Deception technology may be able to help your organization identify and mitigate external and internal threats computer security threats faster finding compromised computers fast enough to prevent breaches of critical information. With new approaches, commercial deception products emulate existing workstation and server operating system images, log files, activity, and accounts providing a set of realistic targets for the malicious individual to look at. When the malicious individual attempts any interaction with a deception host your Security Operations Center (SOC) gets a very high confidence level zero false positive alert–a bad actor in the network requires immediate action now. This kind of alert is hugely valuable to SOC staff members sifting through sometimes terabytes of log data daily.
In a recent survey of 583 U.S companies conducted by Ponemon Research on behalf of Juniper Networks, 90% of the respondents said their organizations’ computers had been breached at least once by hackers over the past 12 months. Nearly 60% reported two or more breaches over the past year. More than 50% said they had little confidence of being able to stave off further attacks over the next 12 months.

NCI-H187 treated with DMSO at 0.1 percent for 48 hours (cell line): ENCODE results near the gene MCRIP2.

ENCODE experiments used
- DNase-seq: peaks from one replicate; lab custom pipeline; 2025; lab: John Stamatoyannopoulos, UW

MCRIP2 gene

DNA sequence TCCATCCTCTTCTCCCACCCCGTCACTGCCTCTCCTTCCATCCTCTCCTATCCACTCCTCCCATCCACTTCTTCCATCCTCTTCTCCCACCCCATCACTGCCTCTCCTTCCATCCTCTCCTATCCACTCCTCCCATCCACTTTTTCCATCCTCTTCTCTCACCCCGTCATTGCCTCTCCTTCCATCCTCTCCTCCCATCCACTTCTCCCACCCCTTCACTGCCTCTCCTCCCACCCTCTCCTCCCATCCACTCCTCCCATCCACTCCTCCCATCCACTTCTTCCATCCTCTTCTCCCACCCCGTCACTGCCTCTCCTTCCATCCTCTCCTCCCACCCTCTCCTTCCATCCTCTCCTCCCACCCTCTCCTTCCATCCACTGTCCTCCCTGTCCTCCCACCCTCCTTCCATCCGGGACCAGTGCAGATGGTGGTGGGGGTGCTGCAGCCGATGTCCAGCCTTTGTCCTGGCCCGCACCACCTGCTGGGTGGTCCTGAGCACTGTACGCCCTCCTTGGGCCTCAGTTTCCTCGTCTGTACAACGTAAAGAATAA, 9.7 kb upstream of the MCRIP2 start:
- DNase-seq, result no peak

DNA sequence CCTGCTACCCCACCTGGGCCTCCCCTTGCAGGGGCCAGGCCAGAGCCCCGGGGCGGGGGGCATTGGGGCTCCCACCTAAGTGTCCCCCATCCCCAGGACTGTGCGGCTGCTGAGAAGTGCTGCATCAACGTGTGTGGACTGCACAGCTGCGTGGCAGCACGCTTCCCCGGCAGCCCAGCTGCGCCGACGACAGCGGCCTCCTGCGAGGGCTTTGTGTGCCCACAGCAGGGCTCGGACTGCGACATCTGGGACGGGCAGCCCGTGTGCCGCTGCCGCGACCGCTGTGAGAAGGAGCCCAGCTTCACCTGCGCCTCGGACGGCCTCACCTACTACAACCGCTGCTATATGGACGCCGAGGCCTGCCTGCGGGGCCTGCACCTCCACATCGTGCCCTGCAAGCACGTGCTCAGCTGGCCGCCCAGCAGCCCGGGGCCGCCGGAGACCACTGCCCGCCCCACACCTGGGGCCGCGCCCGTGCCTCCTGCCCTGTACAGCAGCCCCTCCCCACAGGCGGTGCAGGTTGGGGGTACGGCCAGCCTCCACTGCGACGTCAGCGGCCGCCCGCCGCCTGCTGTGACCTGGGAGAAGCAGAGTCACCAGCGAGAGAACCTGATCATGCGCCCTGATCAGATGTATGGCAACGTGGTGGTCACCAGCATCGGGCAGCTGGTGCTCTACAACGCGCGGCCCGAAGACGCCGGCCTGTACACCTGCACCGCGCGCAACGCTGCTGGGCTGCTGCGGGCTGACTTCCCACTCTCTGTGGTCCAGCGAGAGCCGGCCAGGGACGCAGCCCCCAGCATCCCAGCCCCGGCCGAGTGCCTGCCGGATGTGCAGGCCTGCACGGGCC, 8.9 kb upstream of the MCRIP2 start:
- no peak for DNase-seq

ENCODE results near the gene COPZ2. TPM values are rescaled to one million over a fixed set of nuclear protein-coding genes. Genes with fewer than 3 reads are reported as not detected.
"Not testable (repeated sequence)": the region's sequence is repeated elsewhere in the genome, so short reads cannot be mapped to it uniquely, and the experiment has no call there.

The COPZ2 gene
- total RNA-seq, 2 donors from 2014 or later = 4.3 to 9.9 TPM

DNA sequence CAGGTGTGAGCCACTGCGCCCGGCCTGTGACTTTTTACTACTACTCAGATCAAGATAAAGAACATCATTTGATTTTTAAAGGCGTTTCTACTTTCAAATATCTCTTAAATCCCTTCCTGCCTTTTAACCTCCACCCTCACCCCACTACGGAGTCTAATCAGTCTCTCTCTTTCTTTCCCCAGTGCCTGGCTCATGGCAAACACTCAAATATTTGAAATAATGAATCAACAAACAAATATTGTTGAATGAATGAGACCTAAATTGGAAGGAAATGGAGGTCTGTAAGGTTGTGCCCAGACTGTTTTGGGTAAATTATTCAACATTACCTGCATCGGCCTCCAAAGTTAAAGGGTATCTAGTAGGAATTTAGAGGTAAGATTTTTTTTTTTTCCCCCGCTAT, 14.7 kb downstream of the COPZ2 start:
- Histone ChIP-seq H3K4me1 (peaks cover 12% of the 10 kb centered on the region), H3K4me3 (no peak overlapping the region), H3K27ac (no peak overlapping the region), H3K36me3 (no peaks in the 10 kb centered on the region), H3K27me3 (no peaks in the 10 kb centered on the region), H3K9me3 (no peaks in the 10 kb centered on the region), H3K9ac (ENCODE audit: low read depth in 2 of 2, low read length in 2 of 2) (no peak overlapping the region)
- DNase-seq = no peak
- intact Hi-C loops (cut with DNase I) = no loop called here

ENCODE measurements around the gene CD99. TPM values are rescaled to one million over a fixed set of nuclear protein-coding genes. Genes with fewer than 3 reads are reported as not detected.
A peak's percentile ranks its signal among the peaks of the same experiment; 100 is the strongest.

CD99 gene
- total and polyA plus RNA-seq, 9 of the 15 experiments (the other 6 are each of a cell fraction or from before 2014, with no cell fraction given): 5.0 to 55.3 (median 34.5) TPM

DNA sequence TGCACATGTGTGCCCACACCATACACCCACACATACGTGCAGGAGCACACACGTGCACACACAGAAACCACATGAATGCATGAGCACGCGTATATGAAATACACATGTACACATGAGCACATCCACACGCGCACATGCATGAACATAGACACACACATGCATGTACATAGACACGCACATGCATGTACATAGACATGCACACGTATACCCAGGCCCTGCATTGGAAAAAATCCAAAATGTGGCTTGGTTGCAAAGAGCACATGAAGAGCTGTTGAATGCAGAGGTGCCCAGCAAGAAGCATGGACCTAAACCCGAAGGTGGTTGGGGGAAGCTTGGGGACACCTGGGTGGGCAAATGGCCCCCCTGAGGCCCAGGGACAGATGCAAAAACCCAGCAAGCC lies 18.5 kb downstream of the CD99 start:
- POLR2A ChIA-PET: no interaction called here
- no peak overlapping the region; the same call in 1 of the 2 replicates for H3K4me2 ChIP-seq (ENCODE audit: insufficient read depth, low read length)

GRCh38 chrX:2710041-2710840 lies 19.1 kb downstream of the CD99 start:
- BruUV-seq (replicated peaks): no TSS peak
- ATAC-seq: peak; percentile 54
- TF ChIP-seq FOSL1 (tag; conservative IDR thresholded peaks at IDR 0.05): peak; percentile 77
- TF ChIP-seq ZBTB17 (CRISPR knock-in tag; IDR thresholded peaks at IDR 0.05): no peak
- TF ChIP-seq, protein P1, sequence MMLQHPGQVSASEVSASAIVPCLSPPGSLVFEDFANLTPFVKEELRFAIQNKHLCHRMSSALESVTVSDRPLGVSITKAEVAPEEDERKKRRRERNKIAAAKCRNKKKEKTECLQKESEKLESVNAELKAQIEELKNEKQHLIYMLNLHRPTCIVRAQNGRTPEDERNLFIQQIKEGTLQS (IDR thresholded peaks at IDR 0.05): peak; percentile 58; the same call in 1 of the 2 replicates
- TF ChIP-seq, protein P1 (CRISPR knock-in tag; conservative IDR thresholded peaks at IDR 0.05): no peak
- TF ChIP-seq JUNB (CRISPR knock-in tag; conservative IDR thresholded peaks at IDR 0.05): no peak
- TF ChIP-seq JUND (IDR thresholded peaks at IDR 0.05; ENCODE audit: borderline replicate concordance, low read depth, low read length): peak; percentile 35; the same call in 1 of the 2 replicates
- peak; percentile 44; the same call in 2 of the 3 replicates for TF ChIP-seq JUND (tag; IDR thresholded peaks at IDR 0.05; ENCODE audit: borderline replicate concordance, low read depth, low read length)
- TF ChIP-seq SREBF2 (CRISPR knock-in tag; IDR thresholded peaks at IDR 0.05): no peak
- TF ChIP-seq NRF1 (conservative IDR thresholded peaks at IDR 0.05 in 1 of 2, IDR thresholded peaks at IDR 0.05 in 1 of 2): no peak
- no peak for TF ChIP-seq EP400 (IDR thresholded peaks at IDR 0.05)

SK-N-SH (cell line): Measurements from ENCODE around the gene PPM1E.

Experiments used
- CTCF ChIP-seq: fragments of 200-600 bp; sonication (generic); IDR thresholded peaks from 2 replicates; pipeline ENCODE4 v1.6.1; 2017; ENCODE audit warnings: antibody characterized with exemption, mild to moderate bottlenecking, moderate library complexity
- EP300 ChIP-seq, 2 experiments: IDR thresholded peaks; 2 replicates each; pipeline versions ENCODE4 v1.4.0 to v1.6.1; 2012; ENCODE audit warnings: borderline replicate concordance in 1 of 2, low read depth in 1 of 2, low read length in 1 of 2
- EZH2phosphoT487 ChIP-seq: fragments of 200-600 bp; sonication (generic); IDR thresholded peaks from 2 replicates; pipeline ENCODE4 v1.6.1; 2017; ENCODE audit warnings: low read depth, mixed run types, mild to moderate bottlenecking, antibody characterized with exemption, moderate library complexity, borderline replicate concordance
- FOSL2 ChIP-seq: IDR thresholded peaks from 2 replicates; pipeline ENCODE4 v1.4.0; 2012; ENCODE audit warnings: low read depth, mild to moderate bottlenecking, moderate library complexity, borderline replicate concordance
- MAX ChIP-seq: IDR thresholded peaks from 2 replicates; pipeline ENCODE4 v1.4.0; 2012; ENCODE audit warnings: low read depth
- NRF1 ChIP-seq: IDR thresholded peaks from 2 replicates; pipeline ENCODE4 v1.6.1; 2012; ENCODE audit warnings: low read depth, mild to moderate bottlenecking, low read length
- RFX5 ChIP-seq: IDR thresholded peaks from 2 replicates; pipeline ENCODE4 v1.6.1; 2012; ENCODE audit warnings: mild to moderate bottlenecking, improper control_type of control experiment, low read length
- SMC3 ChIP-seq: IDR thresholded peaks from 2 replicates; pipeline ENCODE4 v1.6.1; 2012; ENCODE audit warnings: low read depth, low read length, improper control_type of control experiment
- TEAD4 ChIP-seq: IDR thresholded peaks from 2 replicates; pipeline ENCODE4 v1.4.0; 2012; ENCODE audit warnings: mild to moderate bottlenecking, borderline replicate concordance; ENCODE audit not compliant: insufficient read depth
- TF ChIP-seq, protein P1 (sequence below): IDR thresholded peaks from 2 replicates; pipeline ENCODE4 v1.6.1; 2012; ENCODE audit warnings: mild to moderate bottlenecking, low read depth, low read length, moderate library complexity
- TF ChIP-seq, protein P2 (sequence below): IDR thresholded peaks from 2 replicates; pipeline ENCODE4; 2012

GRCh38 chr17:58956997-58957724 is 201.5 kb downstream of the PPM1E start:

We all face compromises and for cyber resilience, reacting to these compromises is crucial to avoid operational impacts and expensive breach responses.
How can deception technology help us? For the non-technical, attackers will typically compromise a workstation and then start looking around, conducting reconnaissance in the cyber kill chain, with tools like ping, nmap, and others. In effect, they are turning on a flashlight in a dark room. With deception technology in your network, this flashlight beam of packets immediately sets off alarms–a compromised computer inside the enterprise network. Nobody should be shining a flashlight, beam of packets, into a room in your home where that room does not actually exist. Deception tools are configured to ignore known sources of these packets like network management hosts and troubleshooting workstations. A scan or login attempt to a host that does not exist can immediately identify both external compromises and internal malicious activity. It could be a malicious insider looking for sensitive information in other departments–something you need to know about but may be blind to without instrumentation. Deception technology is something most large organizations should consider to improve visibility and speed incident response. High confidence emergency alerts significantly improve SOC effectiveness preventing a highly likely workstation compromise from escalating to a breach of sensitive information on critical servers.
If you would like more information, contact LP3. We will be glad to help you make an informed decision on deception technologies in your environment.
Scott Lawler is CEO of LP3 and provides enterprise cyber security architecture advice to government and commercial clients.